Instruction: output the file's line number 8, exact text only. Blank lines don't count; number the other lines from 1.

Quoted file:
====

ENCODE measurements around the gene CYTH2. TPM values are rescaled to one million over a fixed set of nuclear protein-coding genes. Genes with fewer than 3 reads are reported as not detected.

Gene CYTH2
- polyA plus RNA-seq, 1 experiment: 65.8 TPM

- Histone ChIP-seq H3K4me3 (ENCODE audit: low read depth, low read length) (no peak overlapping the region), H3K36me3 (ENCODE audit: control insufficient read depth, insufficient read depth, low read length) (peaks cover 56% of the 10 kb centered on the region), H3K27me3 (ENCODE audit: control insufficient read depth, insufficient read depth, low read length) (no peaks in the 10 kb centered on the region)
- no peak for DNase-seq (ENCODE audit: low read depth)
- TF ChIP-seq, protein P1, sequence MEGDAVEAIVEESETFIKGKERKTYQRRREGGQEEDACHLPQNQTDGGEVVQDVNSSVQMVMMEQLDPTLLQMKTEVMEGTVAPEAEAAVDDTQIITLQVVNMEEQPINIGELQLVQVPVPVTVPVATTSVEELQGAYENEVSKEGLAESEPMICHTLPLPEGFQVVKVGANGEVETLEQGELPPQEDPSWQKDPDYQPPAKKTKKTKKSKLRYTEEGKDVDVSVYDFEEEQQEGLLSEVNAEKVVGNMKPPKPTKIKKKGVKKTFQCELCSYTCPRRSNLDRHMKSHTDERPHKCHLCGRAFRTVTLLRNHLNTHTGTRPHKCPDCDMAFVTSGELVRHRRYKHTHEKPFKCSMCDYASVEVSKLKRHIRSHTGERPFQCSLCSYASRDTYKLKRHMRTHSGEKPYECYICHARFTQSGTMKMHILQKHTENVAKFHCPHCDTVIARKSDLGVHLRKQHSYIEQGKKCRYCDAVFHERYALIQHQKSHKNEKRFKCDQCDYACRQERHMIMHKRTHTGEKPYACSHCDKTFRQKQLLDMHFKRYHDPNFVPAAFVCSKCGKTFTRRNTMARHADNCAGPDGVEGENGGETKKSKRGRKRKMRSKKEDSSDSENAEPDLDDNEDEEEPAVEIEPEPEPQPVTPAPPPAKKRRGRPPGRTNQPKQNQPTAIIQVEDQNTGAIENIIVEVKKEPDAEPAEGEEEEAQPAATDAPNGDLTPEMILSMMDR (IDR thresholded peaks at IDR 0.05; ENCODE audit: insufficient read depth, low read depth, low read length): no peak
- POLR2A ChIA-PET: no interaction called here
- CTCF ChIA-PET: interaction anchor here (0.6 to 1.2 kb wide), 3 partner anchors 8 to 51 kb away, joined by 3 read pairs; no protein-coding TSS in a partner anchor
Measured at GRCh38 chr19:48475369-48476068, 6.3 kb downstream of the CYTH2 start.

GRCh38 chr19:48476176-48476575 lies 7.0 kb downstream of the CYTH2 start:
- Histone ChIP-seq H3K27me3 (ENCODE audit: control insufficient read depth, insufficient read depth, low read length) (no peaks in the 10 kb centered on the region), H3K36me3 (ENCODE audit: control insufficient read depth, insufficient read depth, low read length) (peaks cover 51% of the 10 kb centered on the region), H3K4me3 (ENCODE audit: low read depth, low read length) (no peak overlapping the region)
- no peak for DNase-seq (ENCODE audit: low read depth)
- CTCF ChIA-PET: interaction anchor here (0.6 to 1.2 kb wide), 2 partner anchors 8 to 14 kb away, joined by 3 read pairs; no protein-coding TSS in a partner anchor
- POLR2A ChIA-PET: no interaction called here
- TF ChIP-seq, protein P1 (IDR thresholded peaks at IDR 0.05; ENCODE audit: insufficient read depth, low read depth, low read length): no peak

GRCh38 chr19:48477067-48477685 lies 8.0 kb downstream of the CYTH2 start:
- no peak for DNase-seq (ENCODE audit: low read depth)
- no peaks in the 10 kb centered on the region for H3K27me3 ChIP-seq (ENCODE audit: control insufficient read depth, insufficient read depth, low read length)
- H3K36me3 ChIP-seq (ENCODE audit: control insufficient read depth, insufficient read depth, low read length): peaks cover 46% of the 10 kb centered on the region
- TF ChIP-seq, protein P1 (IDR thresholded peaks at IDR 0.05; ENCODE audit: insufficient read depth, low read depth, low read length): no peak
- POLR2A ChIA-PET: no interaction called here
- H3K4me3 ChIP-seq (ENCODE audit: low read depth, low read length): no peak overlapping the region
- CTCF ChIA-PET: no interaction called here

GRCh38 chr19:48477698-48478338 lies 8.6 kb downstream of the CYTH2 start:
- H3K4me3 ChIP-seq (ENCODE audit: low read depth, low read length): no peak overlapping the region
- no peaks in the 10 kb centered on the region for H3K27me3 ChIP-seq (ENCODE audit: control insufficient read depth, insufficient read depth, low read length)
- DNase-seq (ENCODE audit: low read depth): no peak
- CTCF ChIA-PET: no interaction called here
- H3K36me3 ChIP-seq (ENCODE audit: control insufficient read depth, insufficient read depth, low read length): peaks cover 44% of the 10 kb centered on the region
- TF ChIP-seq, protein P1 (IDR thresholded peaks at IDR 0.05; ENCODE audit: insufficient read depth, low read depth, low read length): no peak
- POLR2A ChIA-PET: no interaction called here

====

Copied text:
- CTCF ChIA-PET: interaction anchor here (0.6 to 1.2 kb wide), 3 partner anchors 8 to 51 kb away, joined by 3 read pairs; no protein-coding TSS in a partner anchor